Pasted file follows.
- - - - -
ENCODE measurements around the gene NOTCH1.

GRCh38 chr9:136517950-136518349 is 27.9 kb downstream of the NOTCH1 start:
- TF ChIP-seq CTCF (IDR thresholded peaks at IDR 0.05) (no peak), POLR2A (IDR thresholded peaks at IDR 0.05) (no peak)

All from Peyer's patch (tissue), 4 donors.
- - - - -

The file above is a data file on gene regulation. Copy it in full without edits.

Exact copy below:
ENCODE measurements around the gene NOTCH1.

GRCh38 chr9:136517950-136518349 is 27.9 kb downstream of the NOTCH1 start:
- TF ChIP-seq CTCF (IDR thresholded peaks at IDR 0.05) (no peak), POLR2A (IDR thresholded peaks at IDR 0.05) (no peak)

All from Peyer's patch (tissue), 4 donors.